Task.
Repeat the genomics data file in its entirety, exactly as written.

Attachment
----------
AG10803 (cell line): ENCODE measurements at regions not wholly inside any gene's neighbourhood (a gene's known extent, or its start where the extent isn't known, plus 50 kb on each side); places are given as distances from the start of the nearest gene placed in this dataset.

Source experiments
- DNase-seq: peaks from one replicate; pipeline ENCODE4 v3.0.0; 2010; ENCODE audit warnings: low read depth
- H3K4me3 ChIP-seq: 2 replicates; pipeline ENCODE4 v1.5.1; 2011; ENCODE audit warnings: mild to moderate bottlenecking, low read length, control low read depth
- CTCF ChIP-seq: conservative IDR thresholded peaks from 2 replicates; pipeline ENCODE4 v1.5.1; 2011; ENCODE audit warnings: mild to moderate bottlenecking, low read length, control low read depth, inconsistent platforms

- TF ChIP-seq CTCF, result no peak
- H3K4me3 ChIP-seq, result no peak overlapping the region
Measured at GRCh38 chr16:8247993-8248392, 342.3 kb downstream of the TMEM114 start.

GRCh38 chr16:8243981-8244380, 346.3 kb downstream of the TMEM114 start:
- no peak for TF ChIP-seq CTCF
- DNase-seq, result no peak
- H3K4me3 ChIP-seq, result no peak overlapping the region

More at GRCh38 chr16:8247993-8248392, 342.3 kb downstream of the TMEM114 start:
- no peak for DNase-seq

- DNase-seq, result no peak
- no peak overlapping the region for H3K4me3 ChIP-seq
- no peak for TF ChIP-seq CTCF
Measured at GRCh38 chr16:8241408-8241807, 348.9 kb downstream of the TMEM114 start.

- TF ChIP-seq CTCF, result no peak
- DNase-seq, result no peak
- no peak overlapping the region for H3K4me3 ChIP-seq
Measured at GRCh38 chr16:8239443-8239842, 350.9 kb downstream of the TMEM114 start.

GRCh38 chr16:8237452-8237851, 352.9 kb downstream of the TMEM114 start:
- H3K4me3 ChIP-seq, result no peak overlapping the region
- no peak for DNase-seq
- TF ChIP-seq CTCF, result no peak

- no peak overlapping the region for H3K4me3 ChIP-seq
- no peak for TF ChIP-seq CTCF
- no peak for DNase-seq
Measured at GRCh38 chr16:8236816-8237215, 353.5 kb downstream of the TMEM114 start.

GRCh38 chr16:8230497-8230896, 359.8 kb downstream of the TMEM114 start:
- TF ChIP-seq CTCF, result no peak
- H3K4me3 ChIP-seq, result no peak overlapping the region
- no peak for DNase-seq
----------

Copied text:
AG10803 (cell line): ENCODE measurements at regions not wholly inside any gene's neighbourhood (a gene's known extent, or its start where the extent isn't known, plus 50 kb on each side); places are given as distances from the start of the nearest gene placed in this dataset.

Source experiments
- DNase-seq: peaks from one replicate; pipeline ENCODE4 v3.0.0; 2010; ENCODE audit warnings: low read depth
- H3K4me3 ChIP-seq: 2 replicates; pipeline ENCODE4 v1.5.1; 2011; ENCODE audit warnings: mild to moderate bottlenecking, low read length, control low read depth
- CTCF ChIP-seq: conservative IDR thresholded peaks from 2 replicates; pipeline ENCODE4 v1.5.1; 2011; ENCODE audit warnings: mild to moderate bottlenecking, low read length, control low read depth, inconsistent platforms

- TF ChIP-seq CTCF, result no peak
- H3K4me3 ChIP-seq, result no peak overlapping the region
Measured at GRCh38 chr16:8247993-8248392, 342.3 kb downstream of the TMEM114 start.

GRCh38 chr16:8243981-8244380, 346.3 kb downstream of the TMEM114 start:
- no peak for TF ChIP-seq CTCF
- DNase-seq, result no peak
- H3K4me3 ChIP-seq, result no peak overlapping the region

More at GRCh38 chr16:8247993-8248392, 342.3 kb downstream of the TMEM114 start:
- no peak for DNase-seq

- DNase-seq, result no peak
- no peak overlapping the region for H3K4me3 ChIP-seq
- no peak for TF ChIP-seq CTCF
Measured at GRCh38 chr16:8241408-8241807, 348.9 kb downstream of the TMEM114 start.

- TF ChIP-seq CTCF, result no peak
- DNase-seq, result no peak
- no peak overlapping the region for H3K4me3 ChIP-seq
Measured at GRCh38 chr16:8239443-8239842, 350.9 kb downstream of the TMEM114 start.

GRCh38 chr16:8237452-8237851, 352.9 kb downstream of the TMEM114 start:
- H3K4me3 ChIP-seq, result no peak overlapping the region
- no peak for DNase-seq
- TF ChIP-seq CTCF, result no peak

- no peak overlapping the region for H3K4me3 ChIP-seq
- no peak for TF ChIP-seq CTCF
- no peak for DNase-seq
Measured at GRCh38 chr16:8236816-8237215, 353.5 kb downstream of the TMEM114 start.

GRCh38 chr16:8230497-8230896, 359.8 kb downstream of the TMEM114 start:
- TF ChIP-seq CTCF, result no peak
- H3K4me3 ChIP-seq, result no peak overlapping the region
- no peak for DNase-seq